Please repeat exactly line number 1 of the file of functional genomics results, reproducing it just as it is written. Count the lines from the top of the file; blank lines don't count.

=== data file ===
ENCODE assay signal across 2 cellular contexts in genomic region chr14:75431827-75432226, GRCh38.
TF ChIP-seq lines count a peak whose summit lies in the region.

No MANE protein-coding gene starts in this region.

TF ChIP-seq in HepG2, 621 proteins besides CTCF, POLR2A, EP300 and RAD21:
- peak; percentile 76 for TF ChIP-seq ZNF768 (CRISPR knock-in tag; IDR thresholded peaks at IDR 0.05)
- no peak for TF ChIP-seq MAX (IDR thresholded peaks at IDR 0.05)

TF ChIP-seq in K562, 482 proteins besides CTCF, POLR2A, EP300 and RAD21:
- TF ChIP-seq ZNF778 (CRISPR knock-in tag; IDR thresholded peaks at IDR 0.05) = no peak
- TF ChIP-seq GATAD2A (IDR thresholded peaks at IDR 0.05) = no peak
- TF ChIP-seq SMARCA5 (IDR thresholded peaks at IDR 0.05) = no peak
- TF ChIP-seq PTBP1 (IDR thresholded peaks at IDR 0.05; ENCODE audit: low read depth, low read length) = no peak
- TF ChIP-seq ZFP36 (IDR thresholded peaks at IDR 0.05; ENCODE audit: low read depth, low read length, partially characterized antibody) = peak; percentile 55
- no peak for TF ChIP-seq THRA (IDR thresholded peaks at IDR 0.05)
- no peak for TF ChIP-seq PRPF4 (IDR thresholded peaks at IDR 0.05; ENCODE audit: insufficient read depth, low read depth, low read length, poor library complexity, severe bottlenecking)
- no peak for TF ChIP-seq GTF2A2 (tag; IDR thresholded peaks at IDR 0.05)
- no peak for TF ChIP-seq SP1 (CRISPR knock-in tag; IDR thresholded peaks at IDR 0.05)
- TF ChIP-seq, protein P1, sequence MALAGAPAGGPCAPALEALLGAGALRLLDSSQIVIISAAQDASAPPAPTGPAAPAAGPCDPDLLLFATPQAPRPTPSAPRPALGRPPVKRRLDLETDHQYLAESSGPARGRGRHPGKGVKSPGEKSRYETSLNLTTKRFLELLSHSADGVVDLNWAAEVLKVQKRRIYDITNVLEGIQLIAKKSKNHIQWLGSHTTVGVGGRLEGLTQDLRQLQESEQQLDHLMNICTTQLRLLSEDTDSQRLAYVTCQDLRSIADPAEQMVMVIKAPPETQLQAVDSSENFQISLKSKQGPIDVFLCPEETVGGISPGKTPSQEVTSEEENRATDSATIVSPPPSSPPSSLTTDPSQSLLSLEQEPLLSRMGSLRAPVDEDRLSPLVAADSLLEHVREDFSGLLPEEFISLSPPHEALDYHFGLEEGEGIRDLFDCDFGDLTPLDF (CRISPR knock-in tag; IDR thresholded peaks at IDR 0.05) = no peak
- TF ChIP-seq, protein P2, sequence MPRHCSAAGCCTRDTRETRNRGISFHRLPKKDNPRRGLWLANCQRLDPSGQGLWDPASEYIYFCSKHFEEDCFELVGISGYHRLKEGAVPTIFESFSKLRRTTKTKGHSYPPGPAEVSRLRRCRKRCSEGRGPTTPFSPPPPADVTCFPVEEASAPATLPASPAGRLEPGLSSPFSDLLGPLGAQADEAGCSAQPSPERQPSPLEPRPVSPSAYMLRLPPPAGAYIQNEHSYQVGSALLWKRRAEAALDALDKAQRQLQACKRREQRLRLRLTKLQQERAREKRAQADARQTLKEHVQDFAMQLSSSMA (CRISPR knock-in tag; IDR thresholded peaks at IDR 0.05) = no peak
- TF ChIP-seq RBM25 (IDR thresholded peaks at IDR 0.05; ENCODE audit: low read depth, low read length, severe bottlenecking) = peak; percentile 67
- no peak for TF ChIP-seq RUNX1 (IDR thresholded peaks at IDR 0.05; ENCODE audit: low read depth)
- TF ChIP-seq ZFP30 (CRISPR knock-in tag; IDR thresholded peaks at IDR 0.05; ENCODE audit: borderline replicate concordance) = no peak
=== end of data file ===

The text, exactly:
ENCODE assay signal across 2 cellular contexts in genomic region chr14:75431827-75432226, GRCh38.